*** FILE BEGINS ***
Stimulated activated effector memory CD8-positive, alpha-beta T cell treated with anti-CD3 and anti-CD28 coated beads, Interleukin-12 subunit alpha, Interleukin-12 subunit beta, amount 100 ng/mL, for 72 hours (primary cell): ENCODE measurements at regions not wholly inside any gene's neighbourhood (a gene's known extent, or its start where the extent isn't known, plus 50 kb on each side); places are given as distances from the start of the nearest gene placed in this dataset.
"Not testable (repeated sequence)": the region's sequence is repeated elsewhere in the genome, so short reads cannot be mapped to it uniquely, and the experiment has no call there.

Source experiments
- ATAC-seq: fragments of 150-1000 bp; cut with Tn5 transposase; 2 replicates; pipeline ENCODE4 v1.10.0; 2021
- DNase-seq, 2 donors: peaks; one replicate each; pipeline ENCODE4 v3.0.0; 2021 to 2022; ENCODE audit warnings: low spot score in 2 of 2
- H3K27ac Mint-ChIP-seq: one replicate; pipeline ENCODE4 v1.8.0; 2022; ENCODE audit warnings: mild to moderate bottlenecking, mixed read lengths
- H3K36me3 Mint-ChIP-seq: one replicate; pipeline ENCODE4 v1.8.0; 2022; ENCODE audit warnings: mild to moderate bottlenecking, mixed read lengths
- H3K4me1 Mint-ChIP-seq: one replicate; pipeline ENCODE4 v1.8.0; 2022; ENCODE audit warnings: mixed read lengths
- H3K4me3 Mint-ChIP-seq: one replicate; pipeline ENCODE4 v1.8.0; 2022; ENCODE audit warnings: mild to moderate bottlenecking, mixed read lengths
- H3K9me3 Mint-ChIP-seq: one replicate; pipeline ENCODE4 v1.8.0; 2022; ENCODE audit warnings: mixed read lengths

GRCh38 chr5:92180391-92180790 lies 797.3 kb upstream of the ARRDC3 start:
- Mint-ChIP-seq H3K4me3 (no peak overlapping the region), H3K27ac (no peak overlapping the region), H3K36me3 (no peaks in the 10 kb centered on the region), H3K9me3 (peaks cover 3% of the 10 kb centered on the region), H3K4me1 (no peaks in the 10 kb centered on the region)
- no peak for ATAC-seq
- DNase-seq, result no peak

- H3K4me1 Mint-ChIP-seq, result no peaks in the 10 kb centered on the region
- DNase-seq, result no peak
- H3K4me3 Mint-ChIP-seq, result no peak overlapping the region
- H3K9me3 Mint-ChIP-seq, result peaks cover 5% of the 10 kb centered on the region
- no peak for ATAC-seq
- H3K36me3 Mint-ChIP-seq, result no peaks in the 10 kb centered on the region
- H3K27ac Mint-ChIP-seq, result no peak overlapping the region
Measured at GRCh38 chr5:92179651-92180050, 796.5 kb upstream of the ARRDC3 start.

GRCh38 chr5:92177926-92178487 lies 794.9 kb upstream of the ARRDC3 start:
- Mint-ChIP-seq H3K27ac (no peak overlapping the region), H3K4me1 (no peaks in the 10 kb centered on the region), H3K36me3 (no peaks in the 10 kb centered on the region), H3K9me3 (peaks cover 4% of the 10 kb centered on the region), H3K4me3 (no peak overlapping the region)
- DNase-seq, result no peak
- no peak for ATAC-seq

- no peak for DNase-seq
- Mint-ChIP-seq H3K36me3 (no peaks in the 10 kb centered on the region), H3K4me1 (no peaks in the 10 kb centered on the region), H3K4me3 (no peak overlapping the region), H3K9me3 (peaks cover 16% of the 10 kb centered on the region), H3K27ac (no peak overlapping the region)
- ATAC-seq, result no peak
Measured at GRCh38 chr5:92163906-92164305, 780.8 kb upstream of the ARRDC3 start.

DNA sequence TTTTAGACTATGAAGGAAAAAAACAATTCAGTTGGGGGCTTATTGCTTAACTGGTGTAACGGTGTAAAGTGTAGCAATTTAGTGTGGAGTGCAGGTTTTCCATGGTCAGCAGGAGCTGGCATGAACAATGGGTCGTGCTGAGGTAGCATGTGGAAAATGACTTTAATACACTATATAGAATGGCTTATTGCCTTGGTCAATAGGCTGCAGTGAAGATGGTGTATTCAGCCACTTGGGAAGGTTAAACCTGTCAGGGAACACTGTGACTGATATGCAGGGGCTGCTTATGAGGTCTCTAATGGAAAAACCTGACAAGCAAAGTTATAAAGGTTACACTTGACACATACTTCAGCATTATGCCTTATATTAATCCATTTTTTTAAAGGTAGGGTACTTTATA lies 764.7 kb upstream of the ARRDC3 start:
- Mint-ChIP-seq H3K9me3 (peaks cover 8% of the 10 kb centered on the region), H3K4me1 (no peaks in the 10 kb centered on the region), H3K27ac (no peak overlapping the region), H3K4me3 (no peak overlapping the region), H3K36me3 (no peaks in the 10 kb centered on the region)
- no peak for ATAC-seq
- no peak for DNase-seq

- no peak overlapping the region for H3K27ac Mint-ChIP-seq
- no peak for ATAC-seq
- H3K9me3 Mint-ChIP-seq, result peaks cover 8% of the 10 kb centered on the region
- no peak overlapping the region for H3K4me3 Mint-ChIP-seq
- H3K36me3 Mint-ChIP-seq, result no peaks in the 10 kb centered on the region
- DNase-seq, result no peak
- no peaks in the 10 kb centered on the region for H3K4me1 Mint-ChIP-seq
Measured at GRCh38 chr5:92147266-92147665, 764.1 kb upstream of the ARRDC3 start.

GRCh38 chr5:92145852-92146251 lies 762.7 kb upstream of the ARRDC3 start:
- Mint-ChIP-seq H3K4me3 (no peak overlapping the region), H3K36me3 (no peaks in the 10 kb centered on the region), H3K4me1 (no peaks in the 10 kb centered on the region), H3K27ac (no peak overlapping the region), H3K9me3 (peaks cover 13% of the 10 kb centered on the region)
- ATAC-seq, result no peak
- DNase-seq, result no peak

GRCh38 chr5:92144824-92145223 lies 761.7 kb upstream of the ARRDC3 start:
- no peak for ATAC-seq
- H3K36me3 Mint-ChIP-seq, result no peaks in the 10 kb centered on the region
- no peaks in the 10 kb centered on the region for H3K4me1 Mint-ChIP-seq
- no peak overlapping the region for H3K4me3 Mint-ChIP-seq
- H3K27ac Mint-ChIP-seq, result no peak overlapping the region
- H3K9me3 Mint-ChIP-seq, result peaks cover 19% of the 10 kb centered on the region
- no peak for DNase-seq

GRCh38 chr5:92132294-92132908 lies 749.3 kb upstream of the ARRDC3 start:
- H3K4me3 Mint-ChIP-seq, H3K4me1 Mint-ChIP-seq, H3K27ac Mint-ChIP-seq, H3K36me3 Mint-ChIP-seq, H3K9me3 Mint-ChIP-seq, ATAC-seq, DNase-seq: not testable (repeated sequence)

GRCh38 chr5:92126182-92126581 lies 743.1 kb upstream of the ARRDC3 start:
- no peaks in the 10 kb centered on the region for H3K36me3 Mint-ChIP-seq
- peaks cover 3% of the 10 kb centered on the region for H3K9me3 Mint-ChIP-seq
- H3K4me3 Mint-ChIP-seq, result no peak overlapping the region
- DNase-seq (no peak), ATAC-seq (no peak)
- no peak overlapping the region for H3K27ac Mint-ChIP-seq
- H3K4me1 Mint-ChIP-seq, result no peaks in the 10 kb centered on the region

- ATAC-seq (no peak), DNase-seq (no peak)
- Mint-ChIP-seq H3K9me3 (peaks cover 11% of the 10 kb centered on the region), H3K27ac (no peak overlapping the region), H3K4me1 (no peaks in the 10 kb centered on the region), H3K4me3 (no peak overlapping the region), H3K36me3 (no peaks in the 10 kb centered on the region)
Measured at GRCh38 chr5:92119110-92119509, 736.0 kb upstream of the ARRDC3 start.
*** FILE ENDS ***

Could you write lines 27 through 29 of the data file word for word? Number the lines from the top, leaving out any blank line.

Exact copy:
- no peak for DNase-seq
- Mint-ChIP-seq H3K36me3 (no peaks in the 10 kb centered on the region), H3K4me1 (no peaks in the 10 kb centered on the region), H3K4me3 (no peak overlapping the region), H3K9me3 (peaks cover 16% of the 10 kb centered on the region), H3K27ac (no peak overlapping the region)
- ATAC-seq, result no peak